Wat Mahathat, Ayutthaya (UNESCO WORLD HERITAGE SITE)

If you are travelling in Thailand for any length of time, there is one iconic image that you may see crop up time and again on postcards and in guide-books. The photograph of a Buddha head entwined within the roots of a tree is one of the most recognisable images from Thailand.

W Wat Mahathat in Ayutthaya is this location's namein Thailand. Located about 80 Kilometres from Bangkok, Thailand, Ayutthaya was at one point the capital of the Kingdom of Siam. buddha-head-in-tree-pics buddha-head-in-tree-pics

This ancient temple was built during the 14th century, but was reduced to ruins in 1767 when the Burmese army invaded Ayutthaya, the capital of Siam. The temple was destroyed by the Burmese who also vandalised many of the Buddha images in Ayutthaya by lopping off the heads. The area remained abandoned and overgrown until the 1950s when the Department of Fine art began restoration work in Ayutthaya. Nobody knows for certain how the Buddha head became entwined in the roots of the tree. buddha-head-in-tree-pics buddha-head-in-tree-pics

One theory suggests that the tree simply grew around the Buddha head during the period when the temple lay abandoned and overgrown. Another theory is that a thief moved the Buddha head away from the main temple to hide it. This may have happened in the early 1900s when it is known that one of the remaining areas of the temple collapsed and consequently led to treasure hunters digging in the area. After moving the stone Buddha head away from the ruined main temple, it is possible the thief never returned for his treasure or couldn’t move it any further beyond the walls that surround the temple. Instead, the stone Buddha head was abandoned by the wall not far from the entrance of Wat Mahathat where it can be seen today nestled in the tree roots which have grown around it.

When visiting this location please remember it is a sacred site. The presence of a guard and a discrete chain are there to remind visitors of the fact that they cannot touch the statue. You may take photos, but to be respectful these should be taken from a kneeling position.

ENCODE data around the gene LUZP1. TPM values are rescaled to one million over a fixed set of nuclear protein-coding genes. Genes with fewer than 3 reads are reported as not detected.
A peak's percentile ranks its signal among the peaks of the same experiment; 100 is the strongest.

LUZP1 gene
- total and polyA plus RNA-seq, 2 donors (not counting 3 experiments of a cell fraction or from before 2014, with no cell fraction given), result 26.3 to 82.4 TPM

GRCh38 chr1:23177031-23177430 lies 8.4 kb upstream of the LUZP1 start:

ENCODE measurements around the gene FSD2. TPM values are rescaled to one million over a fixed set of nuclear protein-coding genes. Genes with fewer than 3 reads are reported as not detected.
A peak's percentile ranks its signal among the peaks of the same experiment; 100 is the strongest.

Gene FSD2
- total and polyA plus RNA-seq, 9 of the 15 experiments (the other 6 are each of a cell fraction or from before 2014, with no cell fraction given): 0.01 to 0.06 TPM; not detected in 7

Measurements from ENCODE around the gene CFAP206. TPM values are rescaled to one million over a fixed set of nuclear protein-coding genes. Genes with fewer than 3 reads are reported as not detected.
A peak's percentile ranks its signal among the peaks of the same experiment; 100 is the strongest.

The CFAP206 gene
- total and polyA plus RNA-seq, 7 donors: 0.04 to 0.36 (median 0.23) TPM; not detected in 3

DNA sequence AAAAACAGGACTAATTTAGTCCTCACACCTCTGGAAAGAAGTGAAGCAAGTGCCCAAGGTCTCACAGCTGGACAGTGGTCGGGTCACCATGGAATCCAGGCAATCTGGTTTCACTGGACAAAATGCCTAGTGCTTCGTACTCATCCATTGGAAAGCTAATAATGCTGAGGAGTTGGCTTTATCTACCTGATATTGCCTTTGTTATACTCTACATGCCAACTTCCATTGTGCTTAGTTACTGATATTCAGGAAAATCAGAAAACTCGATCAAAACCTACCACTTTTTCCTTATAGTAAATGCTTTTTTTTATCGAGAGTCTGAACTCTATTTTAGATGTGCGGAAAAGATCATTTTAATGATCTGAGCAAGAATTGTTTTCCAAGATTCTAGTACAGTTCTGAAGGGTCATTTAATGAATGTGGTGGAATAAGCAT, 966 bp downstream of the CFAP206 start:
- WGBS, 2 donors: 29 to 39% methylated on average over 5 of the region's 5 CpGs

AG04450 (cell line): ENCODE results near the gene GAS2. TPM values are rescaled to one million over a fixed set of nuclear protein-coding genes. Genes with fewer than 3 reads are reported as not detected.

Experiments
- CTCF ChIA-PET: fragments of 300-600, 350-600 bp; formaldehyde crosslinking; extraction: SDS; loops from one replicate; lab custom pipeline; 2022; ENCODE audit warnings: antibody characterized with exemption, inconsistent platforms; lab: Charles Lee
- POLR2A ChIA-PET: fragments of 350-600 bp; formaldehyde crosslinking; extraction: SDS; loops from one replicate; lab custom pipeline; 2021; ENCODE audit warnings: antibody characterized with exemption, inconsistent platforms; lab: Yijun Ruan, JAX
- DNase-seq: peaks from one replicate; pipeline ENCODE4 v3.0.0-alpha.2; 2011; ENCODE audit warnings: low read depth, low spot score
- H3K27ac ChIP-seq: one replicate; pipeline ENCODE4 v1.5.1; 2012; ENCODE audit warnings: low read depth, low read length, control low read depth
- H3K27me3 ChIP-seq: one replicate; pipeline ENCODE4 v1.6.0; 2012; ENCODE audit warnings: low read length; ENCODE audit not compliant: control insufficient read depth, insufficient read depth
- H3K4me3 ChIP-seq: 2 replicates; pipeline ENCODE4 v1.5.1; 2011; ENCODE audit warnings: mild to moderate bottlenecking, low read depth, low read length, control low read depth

buddha-head-in-tree-pics

Ayutthaya,the ancient capital of Siam, is 80km north of Thailand’s present-day capital city and makes for an excellent day trip from Bangkok. Better still if you have the time, spend a night here before heading further north to Sukhothai or Chiang Mai. Steeped in history, Ayutthaya was ravaged by the Burmese in 1767 and the city was abandoned. The impressive remains of the historic temples form a dramatic backdrop to this pleasant riverside city. More about this place in my next blogpost.


How, where and what in the city ?

  • Train from Bangkok: From Hualamphong train station in Bangkok it is approximately a 90 minute train journey to Ayutthaya. A one-way ticket ranges from 15 Baht to 66 Baht depending on how much comfort you require (the cheapest seats in 3rd class are hard wooden ones). On arrival at Ayutthaya train station, head out of the main entrance and make the short trip by foot to the pier where a ferry takes passengers across the Pasak River. Most of the main sights and accommodation are located on the other side of the Pasak River.
  • Bus: Buses for Ayutthaya depart at regular intervals throughout the day from Bangkok’s Northern Bus Terminal at Mo Chit. Depending on traffic and number of stops, journey time can range from 1.5-2 hours with a fare of between 35-45 Baht.
  • Mini-Van: Mini-vans depart from Victory Monument in Bangkok and take approximately an hour to get to Ayutthaya with an average fare of 60 Baht. This is an option if you are travelling light, but be warned that there isn’t much room on board for luggage and some of the drivers seem to be in training for a future career in Formula 1 racing.
  • Boat: In the absence of a public passenger boat service to Ayutthaya, a number of private companies fill the void by operating tours. A typical day tour from Bangkok involves a cruise to Ayutthaya, lunch, a tour of the main temples and a return trip by road.
    There are numerous sights and ancient temples scattered around Ayutthaya. These can be visited as part of an organised tour or alternatively it’s easy enough to hire a bicycle for independent exploring. Tuk-tuks can also be hired to take you to the main sites and within the main Ayutthaya Historical Park there is an option for elephant rides. Three rivers (the Prasak, Chao Phraya and Lopburi) actually encircle the old temples and it’s possible to take a boat trip once you are in Ayutthaya that takes in some of the main sights.Some other places to see in the city are
  • Wat Phra Sri Sanphet
  • Wat Phra Ram
  • Wat Phra Mahathat
  • Wat Ratchaburana
  • Chao Sam Phraya National Museum

When visiting this location please remember it is a sacred site. The presence of a guard and a discrete chain are there to remind visitors of the fact that they cannot touch the statue. You may take photos, but to be respectful these should be taken from a kneeling position.

Where to Stay?

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Coming up soon ! for Custom queries pls email us on hi@pushpendragautam.in
Coming up soon ! for Custom queries pls email us on hi@pushpendragautam.in
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